I have always been so thankful to get to watch my children live out their passion for basketball. A passion I also had as a kid. But one that is so much sweeter in the eyes of your child. When I watch one of my kids wear my old jersey number and know that they only wear that number “because mommy did,” it is one of the sweetest gifts of my past coming to visit me in my present. It is a true blessing. I am no Kobe, but I played basketball. I am no Kobe, but I coach my kids. I am no Kobe, but I’ve traveled far and wide for my kids’ basketball games. I am no Kobe, but for a second, if I imagine myself in all of Kobe’s greatness scoring those points, winning those trophies, achieving those titles, then imagine that dad on that helicopter, talking hoops with his daughter and laughing and reveling in the fact that he was on his way to watch his daughter play the game that he himself helped mold into the game that it is today, if I imagine the happiness and pride he had in his heart every time his daughter took the court, for a second, if I’m Kobe, if I’m me, if I’m you, it hurts, its numbing, its gut-wrenching, it takes my breath away. It hits way too close to home.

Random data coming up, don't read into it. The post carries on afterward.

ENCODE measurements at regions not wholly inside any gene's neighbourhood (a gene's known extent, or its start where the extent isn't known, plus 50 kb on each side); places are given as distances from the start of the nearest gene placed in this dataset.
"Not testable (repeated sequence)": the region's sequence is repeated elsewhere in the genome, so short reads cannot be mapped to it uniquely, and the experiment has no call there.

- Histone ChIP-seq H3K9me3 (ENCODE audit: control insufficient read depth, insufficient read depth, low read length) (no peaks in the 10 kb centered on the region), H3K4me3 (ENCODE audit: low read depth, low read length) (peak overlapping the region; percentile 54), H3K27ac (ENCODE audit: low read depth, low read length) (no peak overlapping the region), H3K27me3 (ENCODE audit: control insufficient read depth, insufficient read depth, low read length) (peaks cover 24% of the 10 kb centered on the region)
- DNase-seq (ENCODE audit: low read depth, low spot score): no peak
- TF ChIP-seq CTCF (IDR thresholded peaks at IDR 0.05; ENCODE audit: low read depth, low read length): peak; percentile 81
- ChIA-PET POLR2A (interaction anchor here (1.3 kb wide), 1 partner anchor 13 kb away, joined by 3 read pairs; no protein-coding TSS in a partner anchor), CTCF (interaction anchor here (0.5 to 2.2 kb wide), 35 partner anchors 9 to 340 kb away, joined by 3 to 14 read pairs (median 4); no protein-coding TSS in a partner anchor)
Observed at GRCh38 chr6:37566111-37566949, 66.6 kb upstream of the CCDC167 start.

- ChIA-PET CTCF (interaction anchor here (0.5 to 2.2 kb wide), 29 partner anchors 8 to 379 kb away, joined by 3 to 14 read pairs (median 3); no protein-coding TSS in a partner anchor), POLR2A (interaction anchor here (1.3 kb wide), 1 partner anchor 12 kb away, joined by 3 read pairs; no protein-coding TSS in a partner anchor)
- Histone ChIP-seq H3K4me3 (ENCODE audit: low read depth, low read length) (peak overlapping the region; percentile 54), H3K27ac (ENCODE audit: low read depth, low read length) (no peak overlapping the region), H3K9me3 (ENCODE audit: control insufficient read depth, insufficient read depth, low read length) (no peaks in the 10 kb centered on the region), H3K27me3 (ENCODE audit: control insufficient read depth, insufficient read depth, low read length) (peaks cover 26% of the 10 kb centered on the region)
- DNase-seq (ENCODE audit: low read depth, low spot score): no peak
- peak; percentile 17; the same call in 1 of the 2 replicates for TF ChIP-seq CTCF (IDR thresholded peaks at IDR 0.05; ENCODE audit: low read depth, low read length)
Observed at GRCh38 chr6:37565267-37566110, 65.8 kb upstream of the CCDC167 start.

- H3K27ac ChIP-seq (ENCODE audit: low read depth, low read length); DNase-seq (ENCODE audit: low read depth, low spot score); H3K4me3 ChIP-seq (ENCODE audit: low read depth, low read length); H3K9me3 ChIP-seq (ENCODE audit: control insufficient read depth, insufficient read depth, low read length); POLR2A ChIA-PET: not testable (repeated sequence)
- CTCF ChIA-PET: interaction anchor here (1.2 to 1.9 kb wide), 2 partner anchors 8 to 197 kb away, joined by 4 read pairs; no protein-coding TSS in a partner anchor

As I drive to my kids’ school with them this week to coach their school teams, I will drive there with a greater appreciation for life. As I board airplanes with my daughter for her AAU tournaments in a few weeks, I will do so with more gratefulness to God. When I see one of my kids take the court wearing #33, I’ll soak in that moment just a little bit more. When my son and I watch the Mountaineers together and talk about the game, I’ll smile a little bigger. When my daughter and I talk basketball moves and strategies, I’ll remember that it’s just as much a blessing as it is a competition. As I stand on those sidelines, full of fire, competitiveness, passion and a love of the game, and yell out offenses and defenses, I will thank God that he gave me just one more day to do that! Don’t count the days. Make each day count. Thank you, Kobe, for giving us the joy of watching you play basketball. Thank you, Kobe, for showing us that hard work, drive, and determination are what separate us from the rest. Thank you, Kobe, for reminding me that sometimes the things we do the most often, are the very things we take for granted. Thank you, Kobe, for helping me count my blessings today. May you and Gigi Rest In Peace with arms embraced, those big flashy smiles on your faces, and a basketball in hand.